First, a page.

Snow Leopard

Snow Leopard
Snow Leopard cub (7 mos old) - Cape May County Zoo

Monday, February 14, 2011

What NOT to Give Your Dog for Valentine's Day

Happy Valentine’s Day! 
There are several holidays during the year - such as this one - where there is more access for our dogs to chocolate and candy.  
Most of the chocolate we consume  - M&M’s, Snicker’s bars, Reese’s peanut butter cups, etc - are not going to contain enough of the stuff we worry about to cause a problem - esp in a large dog. AND of course, this is as long as they didn’t eat the whole bag or bags of it (then wrappers sometimes become a problem too = obstruction).   I am not advocating GIVING them any of this as it can still cause gastrointestinal upset and sometimes, pancreatitis (a potentially more serious medical problem) but if your dog gets into a few m&m’s don’t panic!  But do call your vet and let them know how much you know or think he got into and when you think it happened. They can best advise you on what to expect.
The compounds that cause the problem in chocolate are called methylxanthines. These include theobromine and caffeine. The affect the gastrointestinal, nervous and cardiovascular systems. 
The worst offender is the cocoa beans themselves, followed by baking chocolate. Here’s a breakdown of the mg of methylxanthines per gram of chocolate:
Cocoa bean 14-53
Baking chocolate     16
Semisweet chocolate       9
Milk chocolate               2
Hot chocolate                   0.4
White chocolate   0.05 (not really chocolate!)
  ---this has a lot of fat and sugar you have a better chance of pancreatitis  with  this “chocolate”
According to the ASPCA Animal Posion Control Center as little as 20 oz of milk chocolate or 2 oz of baking chocolate can cause problems in a 10 lb dog. Of course lower doses may not be fatal but still make the dog very sick!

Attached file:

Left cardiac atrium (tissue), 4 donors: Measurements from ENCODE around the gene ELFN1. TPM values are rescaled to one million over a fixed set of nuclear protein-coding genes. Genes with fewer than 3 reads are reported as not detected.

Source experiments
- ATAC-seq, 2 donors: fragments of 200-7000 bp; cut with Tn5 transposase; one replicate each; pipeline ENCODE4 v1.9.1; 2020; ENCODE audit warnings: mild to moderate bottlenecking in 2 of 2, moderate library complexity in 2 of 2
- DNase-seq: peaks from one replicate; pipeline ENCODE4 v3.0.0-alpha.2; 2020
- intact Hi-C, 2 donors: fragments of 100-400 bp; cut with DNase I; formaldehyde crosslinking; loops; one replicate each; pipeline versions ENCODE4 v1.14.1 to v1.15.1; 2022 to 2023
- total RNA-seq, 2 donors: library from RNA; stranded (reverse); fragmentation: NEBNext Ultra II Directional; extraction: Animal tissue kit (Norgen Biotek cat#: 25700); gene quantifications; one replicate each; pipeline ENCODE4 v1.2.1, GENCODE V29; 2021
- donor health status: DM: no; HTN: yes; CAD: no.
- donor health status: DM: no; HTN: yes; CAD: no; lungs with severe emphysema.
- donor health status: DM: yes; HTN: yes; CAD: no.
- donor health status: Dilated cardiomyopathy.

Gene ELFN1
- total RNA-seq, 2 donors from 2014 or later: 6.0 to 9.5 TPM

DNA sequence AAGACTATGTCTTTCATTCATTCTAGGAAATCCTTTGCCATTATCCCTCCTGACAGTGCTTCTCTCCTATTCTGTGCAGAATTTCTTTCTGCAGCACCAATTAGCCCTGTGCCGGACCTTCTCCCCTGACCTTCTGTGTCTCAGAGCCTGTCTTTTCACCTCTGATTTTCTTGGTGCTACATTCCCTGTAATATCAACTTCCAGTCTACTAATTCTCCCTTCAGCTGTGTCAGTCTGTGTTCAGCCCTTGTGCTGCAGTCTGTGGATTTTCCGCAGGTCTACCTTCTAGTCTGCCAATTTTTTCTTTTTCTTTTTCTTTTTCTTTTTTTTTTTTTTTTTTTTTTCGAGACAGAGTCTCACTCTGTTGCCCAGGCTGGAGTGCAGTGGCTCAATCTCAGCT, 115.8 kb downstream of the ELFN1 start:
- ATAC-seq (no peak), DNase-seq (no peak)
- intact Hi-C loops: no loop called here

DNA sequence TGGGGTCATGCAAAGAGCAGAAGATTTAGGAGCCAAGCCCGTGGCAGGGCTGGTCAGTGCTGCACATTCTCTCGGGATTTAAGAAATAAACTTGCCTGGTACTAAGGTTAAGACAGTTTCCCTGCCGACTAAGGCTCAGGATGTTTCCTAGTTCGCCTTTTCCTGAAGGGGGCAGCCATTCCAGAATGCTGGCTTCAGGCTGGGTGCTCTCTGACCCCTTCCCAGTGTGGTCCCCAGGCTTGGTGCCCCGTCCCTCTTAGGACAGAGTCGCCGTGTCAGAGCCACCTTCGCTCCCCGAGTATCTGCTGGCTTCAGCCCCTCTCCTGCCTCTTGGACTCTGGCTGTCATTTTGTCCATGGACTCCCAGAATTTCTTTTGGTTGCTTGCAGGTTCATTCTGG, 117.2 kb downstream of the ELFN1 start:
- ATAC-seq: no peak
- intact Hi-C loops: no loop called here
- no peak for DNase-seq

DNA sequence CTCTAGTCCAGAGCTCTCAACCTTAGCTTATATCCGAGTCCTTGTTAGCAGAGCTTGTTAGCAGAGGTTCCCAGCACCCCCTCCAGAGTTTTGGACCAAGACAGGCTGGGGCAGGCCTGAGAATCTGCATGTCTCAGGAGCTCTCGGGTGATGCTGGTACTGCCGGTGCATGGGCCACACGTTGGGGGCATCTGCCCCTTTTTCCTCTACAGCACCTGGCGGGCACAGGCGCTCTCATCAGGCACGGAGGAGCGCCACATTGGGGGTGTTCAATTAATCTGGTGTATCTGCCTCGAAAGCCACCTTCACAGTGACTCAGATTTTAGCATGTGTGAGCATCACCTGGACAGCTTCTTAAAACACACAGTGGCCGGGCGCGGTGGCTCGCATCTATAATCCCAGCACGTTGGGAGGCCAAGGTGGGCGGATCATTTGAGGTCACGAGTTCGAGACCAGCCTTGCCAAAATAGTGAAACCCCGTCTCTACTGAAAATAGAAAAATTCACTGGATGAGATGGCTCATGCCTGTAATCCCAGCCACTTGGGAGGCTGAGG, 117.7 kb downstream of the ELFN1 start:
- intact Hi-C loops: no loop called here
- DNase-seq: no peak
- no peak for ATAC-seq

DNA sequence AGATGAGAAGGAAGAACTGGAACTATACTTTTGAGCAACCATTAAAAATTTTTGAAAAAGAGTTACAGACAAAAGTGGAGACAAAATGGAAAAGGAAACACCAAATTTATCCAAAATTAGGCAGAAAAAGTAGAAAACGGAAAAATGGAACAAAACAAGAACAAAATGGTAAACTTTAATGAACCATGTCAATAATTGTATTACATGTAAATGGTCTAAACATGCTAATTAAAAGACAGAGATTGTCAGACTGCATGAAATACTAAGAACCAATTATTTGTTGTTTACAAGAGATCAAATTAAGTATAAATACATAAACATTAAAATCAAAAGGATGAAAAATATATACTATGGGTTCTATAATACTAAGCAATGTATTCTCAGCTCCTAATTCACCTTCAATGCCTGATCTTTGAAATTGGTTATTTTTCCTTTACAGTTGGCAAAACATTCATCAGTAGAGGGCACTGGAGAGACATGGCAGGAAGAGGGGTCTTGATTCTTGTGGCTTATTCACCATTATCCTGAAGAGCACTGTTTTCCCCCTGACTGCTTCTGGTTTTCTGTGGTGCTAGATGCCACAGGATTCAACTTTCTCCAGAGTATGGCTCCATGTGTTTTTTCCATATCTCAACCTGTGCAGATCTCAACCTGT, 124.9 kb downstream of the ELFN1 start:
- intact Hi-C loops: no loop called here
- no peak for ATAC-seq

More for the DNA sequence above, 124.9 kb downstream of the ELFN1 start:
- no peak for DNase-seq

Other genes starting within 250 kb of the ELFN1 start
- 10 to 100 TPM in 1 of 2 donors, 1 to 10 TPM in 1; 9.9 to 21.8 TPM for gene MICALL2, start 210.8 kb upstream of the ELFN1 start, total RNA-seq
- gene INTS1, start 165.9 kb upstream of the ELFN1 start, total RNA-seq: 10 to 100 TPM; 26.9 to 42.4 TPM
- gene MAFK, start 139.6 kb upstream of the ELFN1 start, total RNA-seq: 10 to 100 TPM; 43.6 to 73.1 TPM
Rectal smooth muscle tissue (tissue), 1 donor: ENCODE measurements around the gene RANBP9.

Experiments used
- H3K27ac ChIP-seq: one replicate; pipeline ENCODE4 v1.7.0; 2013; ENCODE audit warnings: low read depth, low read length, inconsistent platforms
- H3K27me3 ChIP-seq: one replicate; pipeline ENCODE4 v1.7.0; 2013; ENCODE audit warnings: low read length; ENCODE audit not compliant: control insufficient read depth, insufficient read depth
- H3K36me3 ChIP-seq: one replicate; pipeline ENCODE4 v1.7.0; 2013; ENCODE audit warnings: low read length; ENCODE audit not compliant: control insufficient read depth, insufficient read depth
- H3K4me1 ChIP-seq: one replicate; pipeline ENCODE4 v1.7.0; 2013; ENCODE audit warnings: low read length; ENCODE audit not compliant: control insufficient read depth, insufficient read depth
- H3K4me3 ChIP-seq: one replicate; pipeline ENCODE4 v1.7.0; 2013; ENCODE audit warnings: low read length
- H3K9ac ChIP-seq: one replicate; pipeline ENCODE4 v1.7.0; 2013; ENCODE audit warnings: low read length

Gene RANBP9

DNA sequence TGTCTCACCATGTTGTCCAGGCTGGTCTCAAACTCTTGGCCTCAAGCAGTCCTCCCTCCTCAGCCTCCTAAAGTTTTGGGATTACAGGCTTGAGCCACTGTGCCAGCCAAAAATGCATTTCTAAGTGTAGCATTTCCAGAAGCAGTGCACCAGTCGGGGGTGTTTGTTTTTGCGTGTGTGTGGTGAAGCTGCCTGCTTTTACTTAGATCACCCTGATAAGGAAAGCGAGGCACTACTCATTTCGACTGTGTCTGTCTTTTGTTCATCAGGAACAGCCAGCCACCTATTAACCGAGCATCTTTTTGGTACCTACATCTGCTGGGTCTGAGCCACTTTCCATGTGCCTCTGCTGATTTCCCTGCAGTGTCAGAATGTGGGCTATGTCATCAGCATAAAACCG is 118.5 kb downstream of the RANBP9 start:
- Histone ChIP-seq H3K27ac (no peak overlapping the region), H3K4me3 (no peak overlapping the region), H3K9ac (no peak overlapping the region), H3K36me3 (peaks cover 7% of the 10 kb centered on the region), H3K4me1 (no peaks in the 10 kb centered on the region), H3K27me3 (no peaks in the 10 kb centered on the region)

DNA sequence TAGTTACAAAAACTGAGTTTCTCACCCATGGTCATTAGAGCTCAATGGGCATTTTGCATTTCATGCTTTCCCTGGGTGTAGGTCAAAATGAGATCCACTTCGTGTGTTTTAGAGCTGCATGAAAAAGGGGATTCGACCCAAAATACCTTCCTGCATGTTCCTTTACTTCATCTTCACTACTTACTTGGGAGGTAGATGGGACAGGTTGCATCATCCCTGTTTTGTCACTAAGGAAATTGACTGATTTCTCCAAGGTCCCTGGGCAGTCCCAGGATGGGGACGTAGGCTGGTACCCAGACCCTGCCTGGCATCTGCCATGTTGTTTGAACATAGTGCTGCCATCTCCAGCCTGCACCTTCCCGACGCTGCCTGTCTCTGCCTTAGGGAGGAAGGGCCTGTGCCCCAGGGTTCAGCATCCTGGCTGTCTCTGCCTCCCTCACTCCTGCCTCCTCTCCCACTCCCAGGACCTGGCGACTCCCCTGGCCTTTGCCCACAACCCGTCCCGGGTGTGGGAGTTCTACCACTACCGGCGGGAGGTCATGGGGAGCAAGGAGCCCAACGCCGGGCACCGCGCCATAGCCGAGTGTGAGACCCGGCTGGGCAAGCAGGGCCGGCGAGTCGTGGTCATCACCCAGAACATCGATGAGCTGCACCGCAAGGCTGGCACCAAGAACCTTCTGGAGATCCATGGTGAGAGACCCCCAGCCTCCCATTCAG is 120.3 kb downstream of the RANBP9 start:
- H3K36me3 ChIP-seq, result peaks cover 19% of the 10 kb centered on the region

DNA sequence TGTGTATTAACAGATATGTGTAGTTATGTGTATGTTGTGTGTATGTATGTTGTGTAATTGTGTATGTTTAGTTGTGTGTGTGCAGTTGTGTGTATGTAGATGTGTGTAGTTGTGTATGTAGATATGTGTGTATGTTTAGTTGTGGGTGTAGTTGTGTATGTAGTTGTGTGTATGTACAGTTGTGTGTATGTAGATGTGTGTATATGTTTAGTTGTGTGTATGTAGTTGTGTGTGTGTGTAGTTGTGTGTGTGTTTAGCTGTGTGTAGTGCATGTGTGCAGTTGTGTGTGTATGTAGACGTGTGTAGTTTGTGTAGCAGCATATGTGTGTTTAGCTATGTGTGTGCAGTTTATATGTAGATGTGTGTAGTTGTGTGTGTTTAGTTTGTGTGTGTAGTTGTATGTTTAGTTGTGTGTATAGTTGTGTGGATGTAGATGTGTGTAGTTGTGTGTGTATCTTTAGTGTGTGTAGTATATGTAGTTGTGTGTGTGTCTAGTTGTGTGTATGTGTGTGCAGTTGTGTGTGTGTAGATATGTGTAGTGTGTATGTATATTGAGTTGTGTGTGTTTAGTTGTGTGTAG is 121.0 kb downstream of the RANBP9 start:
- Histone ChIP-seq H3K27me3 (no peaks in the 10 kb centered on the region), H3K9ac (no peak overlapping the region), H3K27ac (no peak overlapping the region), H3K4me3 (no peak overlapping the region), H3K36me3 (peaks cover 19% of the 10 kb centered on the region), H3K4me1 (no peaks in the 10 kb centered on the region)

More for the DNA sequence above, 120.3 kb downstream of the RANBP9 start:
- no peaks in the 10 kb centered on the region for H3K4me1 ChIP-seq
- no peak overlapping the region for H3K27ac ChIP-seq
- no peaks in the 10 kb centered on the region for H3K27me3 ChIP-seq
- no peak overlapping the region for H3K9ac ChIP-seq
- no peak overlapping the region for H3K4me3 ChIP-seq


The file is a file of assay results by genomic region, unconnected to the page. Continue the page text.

The most common signs are vomiting and diarrhea but in more severe cases, we see restlessness, hyperactivity, tremors and seizures. On exam, the dog will have an elevated heart and respiratory rate and a low blood pressure.  Death can occur from heart failure. 
Fortunately most of these cases respond to supportive care. If the dog has JUST eaten it, we can advise you on how to make him bring it back up - hopefully! If he doesn’t vomit or it’s been too long OR he’s already showing signs of toxicity, we’ll have you come in and we’ll administer activated charcoal and give IV fluids and gastrointestinal medications. 
Let me add another possible thing you MAY not think would tempt some dogs (unless you own a Lab and then you know that NOTHING is off limits!) - coffee beans or grounds. I recall a patient that ingested some around Christmas - they were flavored beans so they smelled like dessert! 

1 comment:

  1. And people should know that minimal chocolate intake does not necessarily require use of activated charcoal. AND, activated charcoal CANNOT be made at home by burning toast!